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Combining Psychology and Economics in the Analysis of Compliance: From Enforcement to Cooperation

Author

Listed:
  • Erich Kirchler

    () (Department of Applied Psychology: Work, Education and Economy, University of Vienna)

  • Stephan Muehlbacher

    () (Department of Applied Psychology: Work, Education and Economy, University of Vienna)

  • Katharina Gangl

    () (Department of Applied Psychology: Work, Education and Economy, University of Vienna)

  • Eva Hofmann

    () (Department of Applied Psychology: Work, Education and Economy, University of Vienna)

  • Christoph Kogler

    () (Department of Applied Psychology: Work, Education and Economy, University of Vienna)

  • Maria Pollai

    () (Department of Applied Psychology: Work, Education and Economy, University of Vienna)

  • James Alm

    () (Department of Economics, Tulane University)

Abstract

In tax compliance research, there has been a significant shift in research emphasis from the analysis of enforcement to the incorporation of trust-building measures that encourage cooperation. In this paper, we trace this shift. We first describe the four major "actors" in the tax compliance game and their complex interactions: taxpayers, elected government officials, appointed tax authorities (or the tax administration), and tax accountants. Second, we examine various perspectives on what determines the compliance decisions of individuals. We start with "economic" factors that are based on tax compliance as an individual decision under risk (e.g., audits and fines). We then move to factors based more on "psychology", like social norms, fairness, and interactions both between taxpayers and between taxpayers and the government. Indeed, over the past few decades the view of taxpayers has shifted from one in which an authoritarian government and its tax authority force citizens to pay their taxes under the threat of punishment, to a view in which both elected and appointed authorities provide the necessary services to enable compliance, and even more recently to a view of authorities and citizens cooperating with one another. Third, we present the "slippery slope" framework as a way of integrating economic and psychological aspects into a unified framework. We conclude with recommendations based on this framework that can improve compliance.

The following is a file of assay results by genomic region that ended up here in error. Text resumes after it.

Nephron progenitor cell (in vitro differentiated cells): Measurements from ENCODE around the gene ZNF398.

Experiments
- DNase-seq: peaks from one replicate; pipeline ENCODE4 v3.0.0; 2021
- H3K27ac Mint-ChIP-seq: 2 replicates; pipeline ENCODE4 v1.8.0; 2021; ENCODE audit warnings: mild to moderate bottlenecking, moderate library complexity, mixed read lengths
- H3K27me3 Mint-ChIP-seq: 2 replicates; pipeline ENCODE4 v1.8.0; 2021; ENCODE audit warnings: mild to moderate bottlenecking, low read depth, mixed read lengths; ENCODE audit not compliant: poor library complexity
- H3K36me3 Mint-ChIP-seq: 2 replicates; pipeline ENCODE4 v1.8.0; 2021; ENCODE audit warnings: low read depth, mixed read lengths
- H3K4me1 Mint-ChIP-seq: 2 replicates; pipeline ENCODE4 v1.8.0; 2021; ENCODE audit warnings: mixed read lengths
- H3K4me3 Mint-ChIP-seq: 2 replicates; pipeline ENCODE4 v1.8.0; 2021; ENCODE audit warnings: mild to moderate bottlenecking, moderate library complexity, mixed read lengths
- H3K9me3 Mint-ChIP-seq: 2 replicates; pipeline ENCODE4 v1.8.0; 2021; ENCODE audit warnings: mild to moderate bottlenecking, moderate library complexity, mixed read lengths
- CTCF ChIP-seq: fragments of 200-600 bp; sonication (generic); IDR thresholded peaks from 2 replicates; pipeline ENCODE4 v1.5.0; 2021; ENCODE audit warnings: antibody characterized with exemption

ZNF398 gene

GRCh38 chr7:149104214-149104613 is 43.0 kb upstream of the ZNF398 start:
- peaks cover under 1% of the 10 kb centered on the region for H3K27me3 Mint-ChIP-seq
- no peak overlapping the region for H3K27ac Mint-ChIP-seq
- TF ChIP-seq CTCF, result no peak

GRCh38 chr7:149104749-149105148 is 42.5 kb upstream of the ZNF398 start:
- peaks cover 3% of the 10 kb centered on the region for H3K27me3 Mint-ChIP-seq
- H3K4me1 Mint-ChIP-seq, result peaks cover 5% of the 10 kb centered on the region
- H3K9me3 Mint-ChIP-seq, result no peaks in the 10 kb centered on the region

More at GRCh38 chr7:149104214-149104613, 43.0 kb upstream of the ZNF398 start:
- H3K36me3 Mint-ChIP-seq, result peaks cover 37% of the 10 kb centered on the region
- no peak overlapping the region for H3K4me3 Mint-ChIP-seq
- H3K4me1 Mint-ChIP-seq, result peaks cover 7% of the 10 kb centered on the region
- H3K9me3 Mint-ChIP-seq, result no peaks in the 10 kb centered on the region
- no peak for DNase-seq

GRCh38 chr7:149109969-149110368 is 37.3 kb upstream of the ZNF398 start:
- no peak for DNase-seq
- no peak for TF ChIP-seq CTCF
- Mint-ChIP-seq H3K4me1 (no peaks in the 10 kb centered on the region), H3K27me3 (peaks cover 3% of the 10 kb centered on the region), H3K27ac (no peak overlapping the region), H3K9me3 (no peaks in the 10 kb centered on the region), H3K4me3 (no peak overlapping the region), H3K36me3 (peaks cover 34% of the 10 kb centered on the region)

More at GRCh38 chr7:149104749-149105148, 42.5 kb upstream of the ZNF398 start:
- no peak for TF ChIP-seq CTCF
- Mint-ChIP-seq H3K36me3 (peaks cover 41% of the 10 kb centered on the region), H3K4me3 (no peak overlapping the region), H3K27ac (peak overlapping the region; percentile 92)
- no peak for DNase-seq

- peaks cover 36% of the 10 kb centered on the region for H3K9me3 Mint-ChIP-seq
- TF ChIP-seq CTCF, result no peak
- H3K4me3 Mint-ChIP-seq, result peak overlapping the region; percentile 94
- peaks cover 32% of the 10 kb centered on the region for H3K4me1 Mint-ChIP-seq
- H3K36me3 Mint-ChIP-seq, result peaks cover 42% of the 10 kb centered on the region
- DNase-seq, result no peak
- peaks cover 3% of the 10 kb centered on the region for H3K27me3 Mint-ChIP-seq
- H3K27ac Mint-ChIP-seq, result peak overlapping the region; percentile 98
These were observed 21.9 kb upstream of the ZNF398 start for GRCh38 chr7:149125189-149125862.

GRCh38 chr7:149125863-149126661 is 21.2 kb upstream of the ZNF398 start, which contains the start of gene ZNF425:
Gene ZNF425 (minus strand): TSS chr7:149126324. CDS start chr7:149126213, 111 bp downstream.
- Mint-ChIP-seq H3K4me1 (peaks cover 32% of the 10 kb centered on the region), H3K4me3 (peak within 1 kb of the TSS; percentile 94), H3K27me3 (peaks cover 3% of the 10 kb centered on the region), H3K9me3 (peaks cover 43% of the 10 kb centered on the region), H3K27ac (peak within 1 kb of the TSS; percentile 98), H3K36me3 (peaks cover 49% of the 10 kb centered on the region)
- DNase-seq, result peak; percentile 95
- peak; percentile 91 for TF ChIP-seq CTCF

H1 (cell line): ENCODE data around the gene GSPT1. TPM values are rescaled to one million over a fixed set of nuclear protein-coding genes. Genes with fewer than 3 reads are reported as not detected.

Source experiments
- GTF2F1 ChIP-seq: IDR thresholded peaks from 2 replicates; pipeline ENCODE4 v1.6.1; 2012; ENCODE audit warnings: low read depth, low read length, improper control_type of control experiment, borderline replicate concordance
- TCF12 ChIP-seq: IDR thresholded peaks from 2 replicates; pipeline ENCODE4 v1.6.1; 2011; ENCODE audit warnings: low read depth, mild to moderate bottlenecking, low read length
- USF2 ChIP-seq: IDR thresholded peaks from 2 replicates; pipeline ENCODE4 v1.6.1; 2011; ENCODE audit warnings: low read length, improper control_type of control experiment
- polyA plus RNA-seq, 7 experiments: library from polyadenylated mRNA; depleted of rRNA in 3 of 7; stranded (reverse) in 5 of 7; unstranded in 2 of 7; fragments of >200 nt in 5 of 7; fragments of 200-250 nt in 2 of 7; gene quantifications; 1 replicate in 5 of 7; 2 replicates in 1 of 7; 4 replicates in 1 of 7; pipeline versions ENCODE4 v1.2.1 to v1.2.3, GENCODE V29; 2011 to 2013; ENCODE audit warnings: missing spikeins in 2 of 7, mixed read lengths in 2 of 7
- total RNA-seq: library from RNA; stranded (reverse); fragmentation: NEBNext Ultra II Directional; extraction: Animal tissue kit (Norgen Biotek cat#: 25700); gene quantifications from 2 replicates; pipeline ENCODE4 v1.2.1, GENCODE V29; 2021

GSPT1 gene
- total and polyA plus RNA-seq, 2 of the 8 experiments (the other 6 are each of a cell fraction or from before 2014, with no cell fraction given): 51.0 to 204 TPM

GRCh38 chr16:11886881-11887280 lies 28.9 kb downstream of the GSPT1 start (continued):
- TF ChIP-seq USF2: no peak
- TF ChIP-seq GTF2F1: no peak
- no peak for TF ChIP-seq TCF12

Suggested Citation

  • Erich Kirchler & Stephan Muehlbacher & Katharina Gangl & Eva Hofmann & Christoph Kogler & Maria Pollai & James Alm, 2012. "Combining Psychology and Economics in the Analysis of Compliance: From Enforcement to Cooperation," Working Papers 1212, Tulane University, Department of Economics.
  • Handle: RePEc:tul:wpaper:1212
    as

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    References listed on IDEAS

    as
    1. Gneezy, Uri & Rustichini, Aldo, 2000. "A Fine is a Price," The Journal of Legal Studies, University of Chicago Press, vol. 29(1), pages 1-17, January.
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    Cited by:

    1. repec:eee:joepsy:v:62:y:2017:i:c:p:1-16 is not listed on IDEAS
    2. James Alm, 2014. "Does an uncertain tax system encourage üaggressive tax planningý?," Economic Analysis and Policy, Elsevier, vol. 44(1), pages 30-38.
    3. repec:eee:ecanpo:v:55:y:2017:i:c:p:25-34 is not listed on IDEAS
    4. Gobena, Lemessa Bayissa & Van Dijke, Marius, 2016. "Power, justice, and trust: A moderated mediation analysis of tax compliance among Ethiopian business owners," Journal of Economic Psychology, Elsevier, vol. 52(C), pages 24-37.

    More about this item

    Keywords

    tax evasion; behavioral economics; social norms; slippery slope;

    JEL classification:

    • H26 - Public Economics - - Taxation, Subsidies, and Revenue - - - Tax Evasion and Avoidance
    • D03 - Microeconomics - - General - - - Behavioral Microeconomics: Underlying Principles

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